Apps Script V8 Runtime Is Here! What Does That Mean?

In February 2020, Google announced the launch of the V8 runtime for Apps Script, which is the same runtime environment that powers Chrome. It allows us to take advantage of all the modern JavaScript features.

A runtime environment is the engine that interprets your code and executes the instructions.

Historically, Apps Script used a runtime environment called Rhino, which locked Apps Script to an older version of JavaScript that excluded modern JavaScript features.

But no more!

In this guide, we’ll explore the basics of the new V8 runtime, highlighting the features relevant for beginner-to-intermediate level Apps Script users.

Enabling The Apps Script V8 Runtime

When you open the Apps Script editor, you’ll see a yellow notification bar at the top of your editor window prompting you to enable V8:

Enable V8 runtime in Apps Script

If you don’t see this notification, you can select Run > Enable new Apps Script runtime powered by V8

Enable V8 runtime in Apps Script

Save your script to complete the enabling process.

If you need to return to the old version (in the unlikely scenario your script isn’t compatible with the new V8 runtime) then you can switch back to the old Rhino runtime editor.

Select Run > Disable new Apps Script powered by V8.


New Logging In The Apps Script V8 Runtime

The new V8 runtime logger shows both the Logger.log and console.log results for the most recent execution under the View > Logs menu.

Previously the console results where only accessible via the Stackdriver Logging service.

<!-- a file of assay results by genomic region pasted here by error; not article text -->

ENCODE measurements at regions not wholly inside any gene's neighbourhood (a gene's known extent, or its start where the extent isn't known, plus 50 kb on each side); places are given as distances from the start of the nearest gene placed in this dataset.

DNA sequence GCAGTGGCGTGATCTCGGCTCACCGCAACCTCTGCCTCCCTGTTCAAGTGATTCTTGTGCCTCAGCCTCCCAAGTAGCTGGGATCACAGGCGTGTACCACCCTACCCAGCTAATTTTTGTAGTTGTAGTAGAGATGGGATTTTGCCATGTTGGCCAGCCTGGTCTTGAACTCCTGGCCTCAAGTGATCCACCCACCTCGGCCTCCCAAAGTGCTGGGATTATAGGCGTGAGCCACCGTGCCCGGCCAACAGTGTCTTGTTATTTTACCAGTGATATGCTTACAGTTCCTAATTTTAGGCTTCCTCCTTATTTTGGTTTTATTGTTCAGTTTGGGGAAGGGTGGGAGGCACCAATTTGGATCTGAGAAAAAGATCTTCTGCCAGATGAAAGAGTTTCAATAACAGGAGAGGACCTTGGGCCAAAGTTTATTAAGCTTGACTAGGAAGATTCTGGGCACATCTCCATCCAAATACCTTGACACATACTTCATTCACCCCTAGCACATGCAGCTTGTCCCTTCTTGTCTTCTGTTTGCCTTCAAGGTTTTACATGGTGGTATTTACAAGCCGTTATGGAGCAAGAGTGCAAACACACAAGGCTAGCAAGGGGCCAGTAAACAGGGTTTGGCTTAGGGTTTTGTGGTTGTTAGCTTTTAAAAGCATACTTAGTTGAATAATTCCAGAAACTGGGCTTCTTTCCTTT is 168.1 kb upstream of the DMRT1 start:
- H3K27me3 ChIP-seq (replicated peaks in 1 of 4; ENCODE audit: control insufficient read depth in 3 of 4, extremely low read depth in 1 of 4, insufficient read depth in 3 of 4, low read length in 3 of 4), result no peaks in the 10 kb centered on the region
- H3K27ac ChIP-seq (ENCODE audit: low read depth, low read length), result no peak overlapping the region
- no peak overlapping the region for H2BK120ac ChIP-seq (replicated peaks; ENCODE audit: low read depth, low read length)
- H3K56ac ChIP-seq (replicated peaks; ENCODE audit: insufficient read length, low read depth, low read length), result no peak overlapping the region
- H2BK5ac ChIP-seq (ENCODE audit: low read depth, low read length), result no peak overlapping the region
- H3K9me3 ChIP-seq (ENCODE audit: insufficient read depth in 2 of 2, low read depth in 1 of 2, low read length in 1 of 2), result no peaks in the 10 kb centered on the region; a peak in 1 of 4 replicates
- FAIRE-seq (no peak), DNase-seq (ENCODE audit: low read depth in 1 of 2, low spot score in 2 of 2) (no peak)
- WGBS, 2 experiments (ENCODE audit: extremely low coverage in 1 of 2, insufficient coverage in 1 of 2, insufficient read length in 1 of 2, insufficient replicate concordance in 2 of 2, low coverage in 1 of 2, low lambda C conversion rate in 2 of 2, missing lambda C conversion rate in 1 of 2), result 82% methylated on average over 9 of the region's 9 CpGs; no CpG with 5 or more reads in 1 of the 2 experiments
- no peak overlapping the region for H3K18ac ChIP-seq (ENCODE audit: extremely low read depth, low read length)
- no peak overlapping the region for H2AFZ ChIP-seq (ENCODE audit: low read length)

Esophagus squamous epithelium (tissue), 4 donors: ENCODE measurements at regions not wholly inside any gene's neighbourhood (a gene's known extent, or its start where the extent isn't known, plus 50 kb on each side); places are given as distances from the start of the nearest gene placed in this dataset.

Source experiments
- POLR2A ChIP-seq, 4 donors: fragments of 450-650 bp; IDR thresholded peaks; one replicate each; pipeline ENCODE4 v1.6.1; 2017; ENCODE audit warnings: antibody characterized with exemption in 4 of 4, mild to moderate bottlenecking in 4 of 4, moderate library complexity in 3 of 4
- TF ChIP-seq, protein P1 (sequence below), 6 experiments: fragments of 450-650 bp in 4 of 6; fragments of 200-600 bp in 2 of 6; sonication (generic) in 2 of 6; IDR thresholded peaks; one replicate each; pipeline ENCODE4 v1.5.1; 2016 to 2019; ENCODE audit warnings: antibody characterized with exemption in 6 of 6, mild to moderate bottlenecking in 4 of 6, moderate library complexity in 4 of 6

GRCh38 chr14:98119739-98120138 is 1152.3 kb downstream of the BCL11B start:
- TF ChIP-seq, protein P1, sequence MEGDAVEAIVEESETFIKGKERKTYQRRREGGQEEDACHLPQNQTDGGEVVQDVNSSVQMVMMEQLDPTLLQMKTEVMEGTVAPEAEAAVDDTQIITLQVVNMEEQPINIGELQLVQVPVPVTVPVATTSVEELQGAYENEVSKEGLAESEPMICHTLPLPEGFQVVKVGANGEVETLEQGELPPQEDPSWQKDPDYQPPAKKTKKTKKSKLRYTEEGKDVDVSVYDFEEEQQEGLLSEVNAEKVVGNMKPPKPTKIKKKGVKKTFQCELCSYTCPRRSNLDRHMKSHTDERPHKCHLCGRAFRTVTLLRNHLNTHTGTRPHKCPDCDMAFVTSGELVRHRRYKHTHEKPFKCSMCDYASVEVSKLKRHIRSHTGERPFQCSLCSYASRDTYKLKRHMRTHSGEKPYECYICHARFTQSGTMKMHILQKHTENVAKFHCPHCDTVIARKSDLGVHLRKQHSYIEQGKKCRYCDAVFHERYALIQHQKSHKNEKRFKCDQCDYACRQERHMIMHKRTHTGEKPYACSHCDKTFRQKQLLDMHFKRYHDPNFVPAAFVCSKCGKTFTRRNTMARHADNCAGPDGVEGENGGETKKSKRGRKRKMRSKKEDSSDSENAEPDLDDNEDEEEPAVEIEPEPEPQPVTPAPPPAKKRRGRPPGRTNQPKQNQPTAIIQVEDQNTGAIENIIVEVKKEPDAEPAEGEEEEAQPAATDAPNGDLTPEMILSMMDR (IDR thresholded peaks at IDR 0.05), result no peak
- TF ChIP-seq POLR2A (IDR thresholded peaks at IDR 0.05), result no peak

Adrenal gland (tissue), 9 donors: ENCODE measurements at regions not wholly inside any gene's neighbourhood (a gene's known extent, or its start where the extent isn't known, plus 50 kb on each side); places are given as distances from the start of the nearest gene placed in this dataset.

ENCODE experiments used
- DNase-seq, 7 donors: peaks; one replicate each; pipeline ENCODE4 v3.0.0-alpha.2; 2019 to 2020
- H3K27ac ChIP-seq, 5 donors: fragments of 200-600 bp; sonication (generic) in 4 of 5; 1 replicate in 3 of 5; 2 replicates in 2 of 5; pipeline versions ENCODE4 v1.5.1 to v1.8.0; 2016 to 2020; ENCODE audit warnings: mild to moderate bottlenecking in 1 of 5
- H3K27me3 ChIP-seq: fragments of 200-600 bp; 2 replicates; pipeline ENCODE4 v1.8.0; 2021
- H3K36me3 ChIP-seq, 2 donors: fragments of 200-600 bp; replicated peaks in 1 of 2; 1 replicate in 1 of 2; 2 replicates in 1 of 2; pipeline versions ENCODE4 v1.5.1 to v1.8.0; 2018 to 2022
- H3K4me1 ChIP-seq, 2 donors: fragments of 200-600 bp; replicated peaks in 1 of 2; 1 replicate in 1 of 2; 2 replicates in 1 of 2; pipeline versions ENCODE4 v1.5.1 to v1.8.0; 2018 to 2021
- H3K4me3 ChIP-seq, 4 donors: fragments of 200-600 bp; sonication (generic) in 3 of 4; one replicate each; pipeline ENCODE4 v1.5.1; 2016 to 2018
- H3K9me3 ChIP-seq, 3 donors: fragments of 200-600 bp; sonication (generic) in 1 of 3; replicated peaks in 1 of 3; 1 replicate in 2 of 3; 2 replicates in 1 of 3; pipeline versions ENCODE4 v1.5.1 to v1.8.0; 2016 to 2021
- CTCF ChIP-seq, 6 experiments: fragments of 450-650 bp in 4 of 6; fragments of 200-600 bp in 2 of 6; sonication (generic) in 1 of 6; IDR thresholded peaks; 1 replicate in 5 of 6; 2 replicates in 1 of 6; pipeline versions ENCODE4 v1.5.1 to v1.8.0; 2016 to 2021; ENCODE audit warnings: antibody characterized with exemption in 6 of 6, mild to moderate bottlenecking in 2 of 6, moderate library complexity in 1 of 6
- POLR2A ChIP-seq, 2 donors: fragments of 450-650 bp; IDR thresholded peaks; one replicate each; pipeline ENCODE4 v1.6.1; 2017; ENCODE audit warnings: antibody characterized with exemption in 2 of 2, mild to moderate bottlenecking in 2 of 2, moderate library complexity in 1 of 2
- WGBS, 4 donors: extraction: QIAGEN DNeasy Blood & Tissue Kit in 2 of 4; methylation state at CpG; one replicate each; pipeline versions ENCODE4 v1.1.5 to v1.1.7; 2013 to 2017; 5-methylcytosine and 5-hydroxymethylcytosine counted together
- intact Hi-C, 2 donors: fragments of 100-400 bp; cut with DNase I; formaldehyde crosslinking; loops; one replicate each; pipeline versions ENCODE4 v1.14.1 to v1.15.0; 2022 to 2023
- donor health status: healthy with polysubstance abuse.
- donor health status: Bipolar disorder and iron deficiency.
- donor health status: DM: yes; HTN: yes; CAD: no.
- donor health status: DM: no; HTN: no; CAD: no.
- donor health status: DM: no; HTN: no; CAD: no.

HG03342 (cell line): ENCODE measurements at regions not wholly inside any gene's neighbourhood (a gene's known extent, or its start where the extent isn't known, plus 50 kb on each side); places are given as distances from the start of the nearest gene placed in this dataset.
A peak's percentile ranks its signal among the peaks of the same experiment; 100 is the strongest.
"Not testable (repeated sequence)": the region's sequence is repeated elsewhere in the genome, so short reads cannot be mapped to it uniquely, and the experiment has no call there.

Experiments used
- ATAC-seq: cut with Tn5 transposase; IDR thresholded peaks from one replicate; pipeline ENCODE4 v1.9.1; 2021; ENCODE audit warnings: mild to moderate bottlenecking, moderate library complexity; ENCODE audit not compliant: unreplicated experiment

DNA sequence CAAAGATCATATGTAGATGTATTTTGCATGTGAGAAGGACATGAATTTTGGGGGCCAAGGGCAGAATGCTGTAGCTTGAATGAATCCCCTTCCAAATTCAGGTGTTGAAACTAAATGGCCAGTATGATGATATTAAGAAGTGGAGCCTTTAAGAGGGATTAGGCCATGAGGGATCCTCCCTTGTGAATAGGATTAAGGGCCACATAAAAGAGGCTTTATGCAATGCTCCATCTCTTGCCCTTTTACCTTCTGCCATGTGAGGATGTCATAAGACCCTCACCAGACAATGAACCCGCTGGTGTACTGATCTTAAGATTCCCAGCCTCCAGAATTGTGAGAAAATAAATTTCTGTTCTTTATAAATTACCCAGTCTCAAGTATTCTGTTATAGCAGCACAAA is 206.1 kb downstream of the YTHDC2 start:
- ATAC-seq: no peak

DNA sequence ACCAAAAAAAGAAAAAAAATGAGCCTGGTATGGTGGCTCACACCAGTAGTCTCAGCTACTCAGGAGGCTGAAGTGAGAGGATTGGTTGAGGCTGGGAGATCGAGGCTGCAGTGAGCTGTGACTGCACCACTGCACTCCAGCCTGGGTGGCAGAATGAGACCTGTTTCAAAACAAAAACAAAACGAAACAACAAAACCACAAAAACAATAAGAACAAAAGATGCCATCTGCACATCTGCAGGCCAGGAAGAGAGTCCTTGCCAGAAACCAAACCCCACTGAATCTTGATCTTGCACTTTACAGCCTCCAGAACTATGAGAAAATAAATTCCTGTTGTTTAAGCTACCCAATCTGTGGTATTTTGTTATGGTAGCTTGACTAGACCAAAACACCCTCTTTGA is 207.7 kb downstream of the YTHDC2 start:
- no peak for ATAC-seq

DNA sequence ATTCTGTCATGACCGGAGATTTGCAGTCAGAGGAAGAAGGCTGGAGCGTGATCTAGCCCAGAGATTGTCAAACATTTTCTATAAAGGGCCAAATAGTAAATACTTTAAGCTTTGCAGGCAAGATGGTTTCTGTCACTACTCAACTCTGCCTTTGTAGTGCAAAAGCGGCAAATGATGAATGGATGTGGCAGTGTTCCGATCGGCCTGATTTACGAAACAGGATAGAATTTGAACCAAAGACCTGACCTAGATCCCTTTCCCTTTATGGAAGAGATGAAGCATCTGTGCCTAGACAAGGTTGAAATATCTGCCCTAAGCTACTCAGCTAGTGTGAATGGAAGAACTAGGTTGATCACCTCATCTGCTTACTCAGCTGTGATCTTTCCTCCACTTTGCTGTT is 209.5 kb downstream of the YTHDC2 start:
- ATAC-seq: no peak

Here’s an example showing the Logger and console syntax (notice Logger is capitalized and console is not, it matters):

function loggerExample() {
  Logger.log("Hello, world from Logger.log!");
  console.log("Hello, world from console.log!")
}

The output in our logger window (accessed via View > Logs) shows both of these results:

Logger and console logs in V8


Modern JavaScript Features

There are a lot of exciting new features available with modern JavaScript. They look strange at first but don’t panic!

There’s no need to start using them all immediately.

Just keep doing what you’re doing, writing your scripts and when you get a chance, try out one of the new features. See if you can incorporate it in your code and you’ll gradually find ways to use them.

Here are the new V8 features in a vague order of ascending difficulty:

Multi-line comments

We can now create multi-line strings more easily by using a back tick syntax:

// new V8 method